Beer Break Vol. 1, No. 6
'Beer clean' glasses
Oct. 12, 2000
Yes, "Beer Clean" is an actual term in the bar and restaurant industry
vocabulary. Nothing ruins the presentation of a beer -- from the head it
throws off to the "Belgian lace" that clings to the side of the glass as the
beer is consumed -- more than glassware that is not scrupulously clean.
The best way to get an idea of the effects of residue is to drink a glass of
milk from a glass you don't intend to use to serve beer. Wash it out a few
minutes with hot water (no soap). Now pour a beer. Is that the head you are
used to seeing? Does foam continue to cling to the sides of the glass?
Probably not like you are used to.
Now wash the glass with soap (well, drink the beer first). Pour another beer.
Same problem? Soap film can be just as nasty a villain as other residue. Now
wash the glass with baking soda. Pour another beer. (You're starting to like
this exercise, right? You don't have to pour a full beer each time.) This one
probably looks better.
Not only will residue you're not seeing affect how you beer looks in the
glass, but it may also change the taste of that beer. If you find the word
"soapy" popping up often in your tasting notes consider giving all your
glassware a good scrubbing.
Bars have equipment that costs from hundreds to thousands of dollars just to
wash beer glasses. That's a lot of money we all could be spending on beer, so
first we suggest having glasses dedicated only to beer -- using a glass for
anything else may leave residues that are extremely hard to get rid of. Wash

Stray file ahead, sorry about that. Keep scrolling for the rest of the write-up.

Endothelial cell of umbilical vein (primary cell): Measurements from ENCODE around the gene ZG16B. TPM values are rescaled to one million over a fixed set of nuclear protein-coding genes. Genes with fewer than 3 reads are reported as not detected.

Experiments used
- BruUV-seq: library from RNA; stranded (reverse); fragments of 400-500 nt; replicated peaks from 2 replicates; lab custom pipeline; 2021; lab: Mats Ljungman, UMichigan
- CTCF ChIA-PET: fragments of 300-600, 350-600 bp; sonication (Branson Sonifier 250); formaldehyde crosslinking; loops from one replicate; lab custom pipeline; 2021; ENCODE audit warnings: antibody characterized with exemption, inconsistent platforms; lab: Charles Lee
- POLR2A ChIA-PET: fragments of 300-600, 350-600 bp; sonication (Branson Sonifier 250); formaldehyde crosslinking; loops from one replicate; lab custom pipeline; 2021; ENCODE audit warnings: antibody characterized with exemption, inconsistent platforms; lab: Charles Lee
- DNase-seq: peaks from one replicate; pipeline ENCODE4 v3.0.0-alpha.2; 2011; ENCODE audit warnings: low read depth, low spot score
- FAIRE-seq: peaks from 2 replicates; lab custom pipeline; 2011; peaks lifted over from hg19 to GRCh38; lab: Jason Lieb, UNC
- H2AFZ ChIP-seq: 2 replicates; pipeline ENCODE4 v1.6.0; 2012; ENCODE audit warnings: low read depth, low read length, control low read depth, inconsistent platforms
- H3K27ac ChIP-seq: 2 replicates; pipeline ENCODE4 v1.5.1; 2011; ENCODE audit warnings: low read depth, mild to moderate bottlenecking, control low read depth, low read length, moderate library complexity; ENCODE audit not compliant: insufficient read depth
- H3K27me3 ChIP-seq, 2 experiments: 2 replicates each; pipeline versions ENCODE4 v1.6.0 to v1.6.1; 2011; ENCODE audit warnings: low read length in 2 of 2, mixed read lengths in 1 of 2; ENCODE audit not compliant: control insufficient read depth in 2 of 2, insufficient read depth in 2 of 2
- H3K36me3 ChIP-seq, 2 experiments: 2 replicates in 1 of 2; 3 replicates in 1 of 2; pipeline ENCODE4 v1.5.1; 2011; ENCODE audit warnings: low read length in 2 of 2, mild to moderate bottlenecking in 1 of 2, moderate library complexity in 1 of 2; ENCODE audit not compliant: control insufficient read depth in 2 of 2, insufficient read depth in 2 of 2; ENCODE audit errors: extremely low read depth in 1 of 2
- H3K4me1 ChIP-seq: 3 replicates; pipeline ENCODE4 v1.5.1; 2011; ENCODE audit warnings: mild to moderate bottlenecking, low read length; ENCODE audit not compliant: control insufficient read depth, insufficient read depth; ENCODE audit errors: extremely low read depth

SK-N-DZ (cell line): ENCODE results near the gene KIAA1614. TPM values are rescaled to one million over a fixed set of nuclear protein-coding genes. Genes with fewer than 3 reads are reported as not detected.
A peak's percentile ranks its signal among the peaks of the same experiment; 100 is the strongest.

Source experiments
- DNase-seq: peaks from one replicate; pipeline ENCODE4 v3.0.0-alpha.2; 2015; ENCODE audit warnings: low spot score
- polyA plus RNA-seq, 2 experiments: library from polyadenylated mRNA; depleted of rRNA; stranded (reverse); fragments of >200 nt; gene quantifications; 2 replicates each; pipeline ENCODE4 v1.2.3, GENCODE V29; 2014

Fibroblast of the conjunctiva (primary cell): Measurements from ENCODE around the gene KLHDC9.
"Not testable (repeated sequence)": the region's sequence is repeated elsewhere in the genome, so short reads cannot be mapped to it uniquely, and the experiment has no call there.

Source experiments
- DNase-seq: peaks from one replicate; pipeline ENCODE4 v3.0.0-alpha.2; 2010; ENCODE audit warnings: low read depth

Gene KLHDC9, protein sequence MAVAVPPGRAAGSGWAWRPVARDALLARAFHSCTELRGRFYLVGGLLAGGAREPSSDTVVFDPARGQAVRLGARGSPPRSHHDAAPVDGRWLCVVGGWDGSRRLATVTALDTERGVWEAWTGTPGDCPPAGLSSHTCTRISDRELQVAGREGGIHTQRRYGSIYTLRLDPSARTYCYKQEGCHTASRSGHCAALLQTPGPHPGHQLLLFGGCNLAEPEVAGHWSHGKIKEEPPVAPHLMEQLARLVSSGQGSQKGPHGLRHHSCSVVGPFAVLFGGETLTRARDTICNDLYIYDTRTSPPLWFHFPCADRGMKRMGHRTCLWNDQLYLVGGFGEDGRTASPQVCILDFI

them carefully after each use with very hot water, use detergent rather than
soap if more than water is needed, and then consider cleaning them with
Let the glasses air dry in a dish rack. If water droplets cling to the glass
or if spots show while drying, then the glass is not clean. Wash them again.
It's worth the trouble.
BOSCOS JUNIPER STONE BEER
Brewed in Tennessee
Tasted in judging at the Great American Beer Festival last week
Michael Jackson writes:
A wonderfully elegant, complex, brew. Cedary and citrusy in aroma and palate.
Beautifully combined flavors. Oily, dry, gin-like. Dull gold color. I later
learned that juniper boughs were used in lautering, as in some Nordic
farmhouse beers. The brew was partially heated with hot stones. Boscos, which
has brewpubs in Germantown, Memphis, and Nashville, Tennessee, pioneered the
latter technique in the United States with its Flaming Stone Beer. This very
old method had earlier been revived by Rauchenfels, of Bavaria, Germany. The
combination of the special ingredients and the unusual technique made this
new beer from Boscos the most experimental entrant, but it was also the one I
most enjoyed and admired as a beer in its own right.
Read more tasting notes from the GABF at:
Brewed by Unibroue in Quebec
Stephen Beaumont writes:
The Trois Pistoles I sampled blind for the Canadian Beer Guide had a complex,
intriguing aroma, with an obvious spiciness blending and contrasting with
roasty, leathery, coffee notes. In the big, rich body, notes of buckwheat
honey mixed with spice, fruit and mocha lead to a lingering, warming finish.